It should be oh, so simple, and looking into it, it’s the one thing that defined the game in the first place.
Back the 19th century when ‘football’ was just an excuse for large groups of drunken men to gather together and beat the sh*t out of each other, an effort was made to define and clarify the sport, and a decision taken to separate rugby football and association football by the issue of handling the ball.
That should’ve been it – in the association branch of the game you can’t handle the ball – unless you’re a goal-keeper, at all, under any circumstances, whether your silhouette is natural, unnatural, positively frightening or resembling Jacob Rees-Mogg having carnal relations with a camel. If you do, it’s an offence.
What the lawmakers have tried to do is eradicate the perceived unfairness of the accidental infringement, but they have only succeeded in tying themselves in knots, making the current version of the rules a complete nonsense and impairing the entertainment value of watching a game.
If a player handles the ball it should be penalised under any circumstances – any circumstances. How many goals have been retrospectively disallowed recently under VAR where a player was fractionally offside, the margin of which couldn’t have made the slightest difference to the outcome of the move? And yet not one manager has complained about the decision, the common consensus has been that ‘those are the rules’ and that ‘it was the right decision’.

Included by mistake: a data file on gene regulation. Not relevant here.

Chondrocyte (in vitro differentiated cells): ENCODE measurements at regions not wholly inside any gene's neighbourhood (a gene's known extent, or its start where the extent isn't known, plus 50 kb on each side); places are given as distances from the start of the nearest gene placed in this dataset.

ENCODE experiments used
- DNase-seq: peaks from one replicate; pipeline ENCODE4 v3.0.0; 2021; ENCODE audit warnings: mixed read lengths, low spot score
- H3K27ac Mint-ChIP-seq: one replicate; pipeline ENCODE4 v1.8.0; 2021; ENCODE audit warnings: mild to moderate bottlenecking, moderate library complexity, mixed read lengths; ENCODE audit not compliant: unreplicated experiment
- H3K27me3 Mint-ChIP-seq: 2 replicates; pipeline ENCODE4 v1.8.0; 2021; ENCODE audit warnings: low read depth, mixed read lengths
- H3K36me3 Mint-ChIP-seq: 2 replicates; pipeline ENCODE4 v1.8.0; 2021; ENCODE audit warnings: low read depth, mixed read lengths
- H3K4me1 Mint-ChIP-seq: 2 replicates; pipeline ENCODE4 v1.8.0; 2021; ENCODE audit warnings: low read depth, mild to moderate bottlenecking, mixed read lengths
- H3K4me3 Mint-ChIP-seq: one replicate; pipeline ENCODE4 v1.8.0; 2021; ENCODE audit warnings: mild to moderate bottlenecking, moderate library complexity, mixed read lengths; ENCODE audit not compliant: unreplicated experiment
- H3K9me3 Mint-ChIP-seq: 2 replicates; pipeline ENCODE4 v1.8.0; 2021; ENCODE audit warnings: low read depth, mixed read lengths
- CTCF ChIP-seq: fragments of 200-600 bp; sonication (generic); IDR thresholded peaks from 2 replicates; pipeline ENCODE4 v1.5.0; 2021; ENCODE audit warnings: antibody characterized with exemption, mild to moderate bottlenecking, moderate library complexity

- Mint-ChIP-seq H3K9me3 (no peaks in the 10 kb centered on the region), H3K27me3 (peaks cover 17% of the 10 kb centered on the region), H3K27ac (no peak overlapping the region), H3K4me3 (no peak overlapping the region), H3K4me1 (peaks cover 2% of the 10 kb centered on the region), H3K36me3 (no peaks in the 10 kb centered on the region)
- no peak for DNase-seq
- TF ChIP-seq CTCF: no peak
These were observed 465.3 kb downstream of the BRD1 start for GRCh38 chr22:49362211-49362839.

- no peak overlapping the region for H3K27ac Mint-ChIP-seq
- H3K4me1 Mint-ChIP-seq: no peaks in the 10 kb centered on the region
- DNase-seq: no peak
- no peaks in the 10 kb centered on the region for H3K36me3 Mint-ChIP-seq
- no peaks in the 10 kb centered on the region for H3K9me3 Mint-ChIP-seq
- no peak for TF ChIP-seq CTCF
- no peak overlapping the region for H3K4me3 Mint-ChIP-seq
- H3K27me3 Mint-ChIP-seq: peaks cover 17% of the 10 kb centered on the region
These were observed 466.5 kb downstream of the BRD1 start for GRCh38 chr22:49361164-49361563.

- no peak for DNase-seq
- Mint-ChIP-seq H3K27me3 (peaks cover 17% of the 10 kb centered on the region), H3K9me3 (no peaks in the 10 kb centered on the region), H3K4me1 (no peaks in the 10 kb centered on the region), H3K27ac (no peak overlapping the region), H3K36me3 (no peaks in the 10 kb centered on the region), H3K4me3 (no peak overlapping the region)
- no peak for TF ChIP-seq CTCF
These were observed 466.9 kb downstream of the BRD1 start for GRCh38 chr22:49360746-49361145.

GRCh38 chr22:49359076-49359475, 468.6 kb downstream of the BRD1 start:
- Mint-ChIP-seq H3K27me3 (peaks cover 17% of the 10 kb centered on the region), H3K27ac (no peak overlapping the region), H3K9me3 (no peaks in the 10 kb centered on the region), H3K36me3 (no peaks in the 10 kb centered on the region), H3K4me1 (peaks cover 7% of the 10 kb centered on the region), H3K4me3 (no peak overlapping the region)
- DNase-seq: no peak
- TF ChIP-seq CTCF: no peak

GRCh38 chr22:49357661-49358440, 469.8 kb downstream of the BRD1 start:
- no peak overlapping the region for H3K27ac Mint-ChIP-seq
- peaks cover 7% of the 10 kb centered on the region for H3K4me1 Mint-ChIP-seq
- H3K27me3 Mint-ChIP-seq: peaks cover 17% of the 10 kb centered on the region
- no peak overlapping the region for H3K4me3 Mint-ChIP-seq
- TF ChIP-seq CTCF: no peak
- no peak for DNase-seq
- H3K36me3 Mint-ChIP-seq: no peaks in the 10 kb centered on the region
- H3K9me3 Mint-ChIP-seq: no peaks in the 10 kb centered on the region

So it should be with handball. No one deliberately strays a centimetre offside during an attack. No one accuses the defence of gamesmanship when they deliberately step up to make a player offside – it’s part of the game.
So, if a player deliberately kicks the ball at an opponents’ hand, it’s a hand ball. If a defender falls over and his hand hits the ball, it should be penalised. Let’s make the game easier to watch, enjoy and understand. There are arguments against the use of technology in that it removes the talking points from a game, well, let’s put some back in then.